How might schools and teachers play a role in the project of rural-regional sustainability? How is teacher education implicated in the renewal and regeneration of rural communities and, more generally, rural Australia? Sustaining and enhancing the diversity of rural communities is essential for social, economic and environmental sustainability, and therefore the long-term security of the nation as a whole (Halsey, 2009). There is a complex interconnection among the issues and concerns that affect rural-regional sustainability, and this requires an equally complex program of research designed to support, understand and direct the work of school systems, teachers, teacher educators and local communities, who are collectively involved in a key aspect of the sustainability of inland Australia: the attraction and retention of high-quality teachers. As more than just a pedagogic challenge, a systematic and informed understanding of what we call rural social space may be specifically needed in rural (teacher) education.
How to understand the rural as complex social space is the focus of this article, which outlines and introduces the conceptual framework of a current ARC Discovery Project--the TERRAnova project (Reid et al., 2008-2010). Our aim in this project is to describe and theorise successful teacher education strategies (both pre- and in-service) that appear to assist in making rural teaching an attractive, long-term career option for Australian teachers. The research objective is to be achieved through the identification and analysis of several factors:
* key indicators for success in retaining rural primary and secondary teachers in their situation of practice
* successful teacher education interventions aimed at promoting rural teaching
* successful state-based financial incentive programs, across Australia, aimed similarly at promoting rural teaching.
Drawing on earlier research in this area (Green & Letts, 2007; Green & Reid, 2004) and also the recent work of Donehower, Hogg and Schell (2007), along with contemporary understandings of space and place (Agnew, 1993; Cresswell, 2004; Massey, 2005), we are working with a framework that combines quantitative measurement and definitions of rural space based on demographic and other social data with constructions of rurality in both geographic and cultural terms. This supports the development of a theoretical argument for understanding the rural today--and also for coming to know, and prepare people for teaching in rural communities--in terms of the interrelation of economy, geography and demography as key constitutive aspects of contemporary rural social space.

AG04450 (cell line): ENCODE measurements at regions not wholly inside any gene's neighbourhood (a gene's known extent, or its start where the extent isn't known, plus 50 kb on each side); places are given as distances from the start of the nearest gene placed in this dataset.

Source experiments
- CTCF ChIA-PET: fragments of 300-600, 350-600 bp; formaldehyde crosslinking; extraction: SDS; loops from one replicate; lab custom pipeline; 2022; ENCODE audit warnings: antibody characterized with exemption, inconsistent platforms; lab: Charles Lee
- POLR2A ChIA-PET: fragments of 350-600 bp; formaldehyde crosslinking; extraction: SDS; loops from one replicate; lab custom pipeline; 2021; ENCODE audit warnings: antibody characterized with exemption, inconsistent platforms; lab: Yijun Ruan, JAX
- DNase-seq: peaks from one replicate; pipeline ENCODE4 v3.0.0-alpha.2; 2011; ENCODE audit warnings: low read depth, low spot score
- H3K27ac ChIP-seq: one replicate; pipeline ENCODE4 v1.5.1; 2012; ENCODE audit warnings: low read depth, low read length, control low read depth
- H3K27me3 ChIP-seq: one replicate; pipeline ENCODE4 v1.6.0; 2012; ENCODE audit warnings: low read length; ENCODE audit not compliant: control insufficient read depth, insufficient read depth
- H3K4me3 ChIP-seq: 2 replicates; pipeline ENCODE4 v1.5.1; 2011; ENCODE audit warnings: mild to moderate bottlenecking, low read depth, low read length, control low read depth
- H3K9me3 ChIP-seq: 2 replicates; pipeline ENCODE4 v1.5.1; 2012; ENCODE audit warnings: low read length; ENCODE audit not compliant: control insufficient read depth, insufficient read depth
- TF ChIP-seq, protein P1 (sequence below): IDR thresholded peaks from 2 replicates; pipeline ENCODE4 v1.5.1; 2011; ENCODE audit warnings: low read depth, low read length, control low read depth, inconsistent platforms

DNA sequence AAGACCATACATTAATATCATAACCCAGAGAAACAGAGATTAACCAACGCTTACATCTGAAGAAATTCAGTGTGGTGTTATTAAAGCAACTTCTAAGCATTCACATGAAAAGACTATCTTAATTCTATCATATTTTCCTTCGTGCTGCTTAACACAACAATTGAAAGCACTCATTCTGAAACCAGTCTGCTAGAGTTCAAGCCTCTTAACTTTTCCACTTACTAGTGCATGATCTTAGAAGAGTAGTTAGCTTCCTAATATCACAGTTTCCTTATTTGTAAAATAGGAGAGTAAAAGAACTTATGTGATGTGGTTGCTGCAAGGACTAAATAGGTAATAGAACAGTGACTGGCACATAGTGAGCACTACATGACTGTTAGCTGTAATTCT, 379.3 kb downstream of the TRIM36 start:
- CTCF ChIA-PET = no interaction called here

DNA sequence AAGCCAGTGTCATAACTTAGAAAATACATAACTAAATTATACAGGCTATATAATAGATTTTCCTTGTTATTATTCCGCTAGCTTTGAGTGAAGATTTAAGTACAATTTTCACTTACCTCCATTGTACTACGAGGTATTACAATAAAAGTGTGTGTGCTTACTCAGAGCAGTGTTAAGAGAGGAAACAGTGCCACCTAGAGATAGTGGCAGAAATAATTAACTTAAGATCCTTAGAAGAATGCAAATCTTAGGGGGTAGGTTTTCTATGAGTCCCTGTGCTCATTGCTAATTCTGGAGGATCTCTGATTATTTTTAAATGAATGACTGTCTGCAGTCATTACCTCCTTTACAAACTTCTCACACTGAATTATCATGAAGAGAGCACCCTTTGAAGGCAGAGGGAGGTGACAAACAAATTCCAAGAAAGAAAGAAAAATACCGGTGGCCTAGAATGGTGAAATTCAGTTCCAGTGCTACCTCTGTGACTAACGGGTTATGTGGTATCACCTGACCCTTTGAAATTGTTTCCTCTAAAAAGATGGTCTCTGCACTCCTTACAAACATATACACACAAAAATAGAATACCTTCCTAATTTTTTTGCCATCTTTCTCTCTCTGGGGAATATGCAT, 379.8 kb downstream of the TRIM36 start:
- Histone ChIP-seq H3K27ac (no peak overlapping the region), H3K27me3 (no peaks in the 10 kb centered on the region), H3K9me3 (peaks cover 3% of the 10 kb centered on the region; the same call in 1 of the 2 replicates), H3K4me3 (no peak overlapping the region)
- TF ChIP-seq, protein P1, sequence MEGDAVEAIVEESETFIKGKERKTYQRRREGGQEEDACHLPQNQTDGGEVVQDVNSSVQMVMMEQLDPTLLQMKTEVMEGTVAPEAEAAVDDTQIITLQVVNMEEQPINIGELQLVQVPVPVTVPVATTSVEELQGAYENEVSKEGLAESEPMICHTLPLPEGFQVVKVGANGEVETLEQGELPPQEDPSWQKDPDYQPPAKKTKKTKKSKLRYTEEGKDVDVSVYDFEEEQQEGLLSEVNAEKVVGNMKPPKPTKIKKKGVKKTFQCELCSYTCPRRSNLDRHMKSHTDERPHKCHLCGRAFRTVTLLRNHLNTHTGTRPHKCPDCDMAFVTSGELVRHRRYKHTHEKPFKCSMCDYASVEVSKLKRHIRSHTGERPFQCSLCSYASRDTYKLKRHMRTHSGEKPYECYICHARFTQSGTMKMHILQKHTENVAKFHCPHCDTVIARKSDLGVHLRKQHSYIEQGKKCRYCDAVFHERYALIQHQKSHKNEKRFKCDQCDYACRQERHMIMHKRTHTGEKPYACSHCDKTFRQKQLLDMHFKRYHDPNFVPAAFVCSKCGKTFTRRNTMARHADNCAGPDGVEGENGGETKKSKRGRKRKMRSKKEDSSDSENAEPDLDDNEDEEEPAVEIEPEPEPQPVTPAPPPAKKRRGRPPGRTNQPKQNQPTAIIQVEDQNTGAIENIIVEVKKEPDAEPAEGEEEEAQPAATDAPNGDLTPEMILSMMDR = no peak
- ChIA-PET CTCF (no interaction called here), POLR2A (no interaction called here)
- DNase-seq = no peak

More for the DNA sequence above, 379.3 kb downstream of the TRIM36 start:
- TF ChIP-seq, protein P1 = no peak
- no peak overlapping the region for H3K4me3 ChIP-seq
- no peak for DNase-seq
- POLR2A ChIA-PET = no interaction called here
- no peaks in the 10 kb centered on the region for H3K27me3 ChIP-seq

The rural problem in teacher education
As teacher education academics working in and for inland rural locations, and committed to producing graduates from our institutions who want to teach and will teach well in and for rural and remote communities, these issues are central to the practice and research of all members of this research team. And as we have argued elsewhere (Green & Reid, 2004; Reid & Green, 2003), the challenge of providing high-quality education to Australian children in rural and remote locations is both ongoing and significant. In 2003 we argued that '"Rural Problems" in education have dogged our nation from before its inception', noting that over a century ago a 'Pastoral and Agricultural' Sub-Committee of the New South Wales Legislative Council and Assembly, reporting to an inquiry into educational issues in 1904, raised 'an important question in regard to the country teacher'. This 'question' related to the already well-established perception that 'frequent changes, with the hope of ultimate appointment to a city school, tend to lessen the teacher's interest in the education of the rural child'. Indeed, it was suggested that: 'the teacher's own unrest might tend to lessen the rural-mindedness of the children, and to create in them an ill-defined urge towards city life' (New South Wales Parliament, 1904, p. …